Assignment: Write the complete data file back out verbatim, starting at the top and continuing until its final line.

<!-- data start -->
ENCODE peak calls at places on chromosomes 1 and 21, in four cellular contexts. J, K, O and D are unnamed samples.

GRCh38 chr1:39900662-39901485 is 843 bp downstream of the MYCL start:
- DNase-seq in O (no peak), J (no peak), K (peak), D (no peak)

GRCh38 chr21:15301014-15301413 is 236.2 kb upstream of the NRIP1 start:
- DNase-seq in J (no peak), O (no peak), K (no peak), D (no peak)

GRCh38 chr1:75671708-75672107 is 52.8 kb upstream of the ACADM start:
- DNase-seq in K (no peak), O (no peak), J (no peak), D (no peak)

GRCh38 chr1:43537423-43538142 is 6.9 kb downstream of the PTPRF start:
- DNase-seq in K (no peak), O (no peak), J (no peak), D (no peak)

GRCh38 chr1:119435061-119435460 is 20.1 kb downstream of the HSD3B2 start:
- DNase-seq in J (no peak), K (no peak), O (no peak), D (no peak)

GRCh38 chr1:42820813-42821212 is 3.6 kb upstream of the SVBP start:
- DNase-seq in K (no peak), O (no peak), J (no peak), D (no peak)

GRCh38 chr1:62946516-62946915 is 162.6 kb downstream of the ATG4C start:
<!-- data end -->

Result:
ENCODE peak calls at places on chromosomes 1 and 21, in four cellular contexts. J, K, O and D are unnamed samples.

GRCh38 chr1:39900662-39901485 is 843 bp downstream of the MYCL start:
- DNase-seq in O (no peak), J (no peak), K (peak), D (no peak)

GRCh38 chr21:15301014-15301413 is 236.2 kb upstream of the NRIP1 start:
- DNase-seq in J (no peak), O (no peak), K (no peak), D (no peak)

GRCh38 chr1:75671708-75672107 is 52.8 kb upstream of the ACADM start:
- DNase-seq in K (no peak), O (no peak), J (no peak), D (no peak)

GRCh38 chr1:43537423-43538142 is 6.9 kb downstream of the PTPRF start:
- DNase-seq in K (no peak), O (no peak), J (no peak), D (no peak)

GRCh38 chr1:119435061-119435460 is 20.1 kb downstream of the HSD3B2 start:
- DNase-seq in J (no peak), K (no peak), O (no peak), D (no peak)

GRCh38 chr1:42820813-42821212 is 3.6 kb upstream of the SVBP start:
- DNase-seq in K (no peak), O (no peak), J (no peak), D (no peak)

GRCh38 chr1:62946516-62946915 is 162.6 kb downstream of the ATG4C start: